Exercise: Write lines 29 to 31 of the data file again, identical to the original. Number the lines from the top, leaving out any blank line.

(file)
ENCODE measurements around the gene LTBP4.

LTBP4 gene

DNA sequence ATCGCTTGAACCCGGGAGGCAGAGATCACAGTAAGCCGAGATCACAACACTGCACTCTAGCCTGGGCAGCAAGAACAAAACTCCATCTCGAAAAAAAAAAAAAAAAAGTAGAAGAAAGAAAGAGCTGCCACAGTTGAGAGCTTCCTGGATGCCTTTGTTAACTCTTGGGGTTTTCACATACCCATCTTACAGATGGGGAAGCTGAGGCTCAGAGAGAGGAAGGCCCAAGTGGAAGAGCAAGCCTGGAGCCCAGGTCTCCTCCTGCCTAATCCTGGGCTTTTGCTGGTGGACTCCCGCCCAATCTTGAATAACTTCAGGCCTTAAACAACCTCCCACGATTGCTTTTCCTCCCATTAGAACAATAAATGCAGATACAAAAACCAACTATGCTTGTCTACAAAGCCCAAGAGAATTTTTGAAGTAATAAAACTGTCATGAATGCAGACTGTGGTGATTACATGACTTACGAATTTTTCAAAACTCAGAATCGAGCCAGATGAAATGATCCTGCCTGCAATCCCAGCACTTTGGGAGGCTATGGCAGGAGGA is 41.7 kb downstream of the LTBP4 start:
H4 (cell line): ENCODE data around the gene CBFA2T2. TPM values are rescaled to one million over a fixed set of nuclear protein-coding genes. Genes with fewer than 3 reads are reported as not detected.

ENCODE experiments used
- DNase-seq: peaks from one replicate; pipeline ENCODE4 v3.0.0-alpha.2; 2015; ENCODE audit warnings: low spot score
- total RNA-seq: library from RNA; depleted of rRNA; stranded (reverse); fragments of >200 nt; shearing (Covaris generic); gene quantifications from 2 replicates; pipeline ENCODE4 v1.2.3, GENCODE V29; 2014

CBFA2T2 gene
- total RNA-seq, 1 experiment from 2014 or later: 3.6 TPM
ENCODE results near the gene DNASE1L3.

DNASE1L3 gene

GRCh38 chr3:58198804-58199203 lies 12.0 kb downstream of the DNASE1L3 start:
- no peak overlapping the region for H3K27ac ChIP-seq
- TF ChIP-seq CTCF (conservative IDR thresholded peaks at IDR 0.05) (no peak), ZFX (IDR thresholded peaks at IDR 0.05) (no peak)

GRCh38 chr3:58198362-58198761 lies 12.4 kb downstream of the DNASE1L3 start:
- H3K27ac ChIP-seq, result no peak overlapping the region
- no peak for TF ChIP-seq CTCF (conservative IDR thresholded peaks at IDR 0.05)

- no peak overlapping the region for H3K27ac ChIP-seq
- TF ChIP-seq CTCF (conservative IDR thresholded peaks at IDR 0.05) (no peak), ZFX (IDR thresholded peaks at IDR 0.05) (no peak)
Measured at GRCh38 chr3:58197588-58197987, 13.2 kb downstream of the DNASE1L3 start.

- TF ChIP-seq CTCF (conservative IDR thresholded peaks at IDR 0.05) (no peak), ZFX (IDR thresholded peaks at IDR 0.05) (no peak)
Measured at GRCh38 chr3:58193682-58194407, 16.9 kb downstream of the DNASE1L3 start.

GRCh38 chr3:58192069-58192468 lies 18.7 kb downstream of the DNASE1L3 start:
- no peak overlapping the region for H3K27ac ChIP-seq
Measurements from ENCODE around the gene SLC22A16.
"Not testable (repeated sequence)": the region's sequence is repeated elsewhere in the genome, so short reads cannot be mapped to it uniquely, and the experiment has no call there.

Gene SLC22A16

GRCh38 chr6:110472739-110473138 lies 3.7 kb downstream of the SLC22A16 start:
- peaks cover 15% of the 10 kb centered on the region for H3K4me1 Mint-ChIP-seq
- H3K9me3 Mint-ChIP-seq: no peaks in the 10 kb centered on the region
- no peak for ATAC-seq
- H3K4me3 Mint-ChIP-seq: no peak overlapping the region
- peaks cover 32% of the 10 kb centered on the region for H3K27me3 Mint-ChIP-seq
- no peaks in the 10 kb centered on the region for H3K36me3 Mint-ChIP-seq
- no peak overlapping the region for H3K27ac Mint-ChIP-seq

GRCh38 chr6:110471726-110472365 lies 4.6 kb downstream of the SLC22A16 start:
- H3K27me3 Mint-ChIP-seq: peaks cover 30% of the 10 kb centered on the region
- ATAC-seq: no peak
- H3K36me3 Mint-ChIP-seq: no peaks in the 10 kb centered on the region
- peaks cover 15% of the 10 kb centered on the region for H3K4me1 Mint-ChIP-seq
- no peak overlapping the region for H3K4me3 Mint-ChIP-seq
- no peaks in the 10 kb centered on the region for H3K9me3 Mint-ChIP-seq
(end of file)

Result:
- peaks cover 15% of the 10 kb centered on the region for H3K4me1 Mint-ChIP-seq
- H3K9me3 Mint-ChIP-seq: no peaks in the 10 kb centered on the region
- no peak for ATAC-seq